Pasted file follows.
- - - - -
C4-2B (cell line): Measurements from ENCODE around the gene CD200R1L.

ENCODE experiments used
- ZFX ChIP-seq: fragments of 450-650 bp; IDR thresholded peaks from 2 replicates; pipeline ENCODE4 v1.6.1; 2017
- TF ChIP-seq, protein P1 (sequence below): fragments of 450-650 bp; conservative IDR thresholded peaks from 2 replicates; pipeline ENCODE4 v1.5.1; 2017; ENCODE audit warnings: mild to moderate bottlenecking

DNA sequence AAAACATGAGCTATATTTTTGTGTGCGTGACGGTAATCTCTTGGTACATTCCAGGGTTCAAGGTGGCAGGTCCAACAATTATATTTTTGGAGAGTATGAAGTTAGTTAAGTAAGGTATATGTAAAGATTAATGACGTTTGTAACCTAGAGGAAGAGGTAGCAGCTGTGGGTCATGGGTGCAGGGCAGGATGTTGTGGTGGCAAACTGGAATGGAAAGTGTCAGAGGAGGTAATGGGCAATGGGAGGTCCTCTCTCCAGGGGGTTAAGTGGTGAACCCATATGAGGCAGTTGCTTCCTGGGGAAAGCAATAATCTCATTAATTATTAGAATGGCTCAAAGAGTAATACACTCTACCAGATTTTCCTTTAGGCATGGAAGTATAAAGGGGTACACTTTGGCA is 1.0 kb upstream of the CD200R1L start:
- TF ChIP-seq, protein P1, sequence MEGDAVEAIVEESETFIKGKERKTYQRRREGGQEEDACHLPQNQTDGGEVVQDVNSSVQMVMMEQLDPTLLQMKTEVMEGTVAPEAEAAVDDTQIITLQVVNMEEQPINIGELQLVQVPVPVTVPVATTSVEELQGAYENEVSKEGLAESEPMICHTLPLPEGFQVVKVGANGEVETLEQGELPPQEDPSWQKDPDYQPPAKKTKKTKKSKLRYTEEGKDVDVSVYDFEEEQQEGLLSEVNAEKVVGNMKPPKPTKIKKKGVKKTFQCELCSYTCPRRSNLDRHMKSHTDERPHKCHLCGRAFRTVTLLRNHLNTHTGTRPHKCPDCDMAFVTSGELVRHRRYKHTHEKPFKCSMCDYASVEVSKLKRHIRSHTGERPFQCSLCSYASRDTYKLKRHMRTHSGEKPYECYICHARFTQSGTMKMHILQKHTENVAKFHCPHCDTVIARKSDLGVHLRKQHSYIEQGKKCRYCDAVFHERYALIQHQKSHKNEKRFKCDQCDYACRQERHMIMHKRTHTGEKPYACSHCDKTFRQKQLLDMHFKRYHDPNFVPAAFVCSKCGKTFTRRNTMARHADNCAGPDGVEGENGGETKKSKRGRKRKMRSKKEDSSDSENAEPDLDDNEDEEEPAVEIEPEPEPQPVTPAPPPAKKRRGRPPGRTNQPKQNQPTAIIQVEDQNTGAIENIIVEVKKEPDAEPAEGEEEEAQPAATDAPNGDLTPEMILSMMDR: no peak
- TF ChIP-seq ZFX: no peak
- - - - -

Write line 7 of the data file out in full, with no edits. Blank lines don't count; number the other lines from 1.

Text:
- TF ChIP-seq ZFX: no peak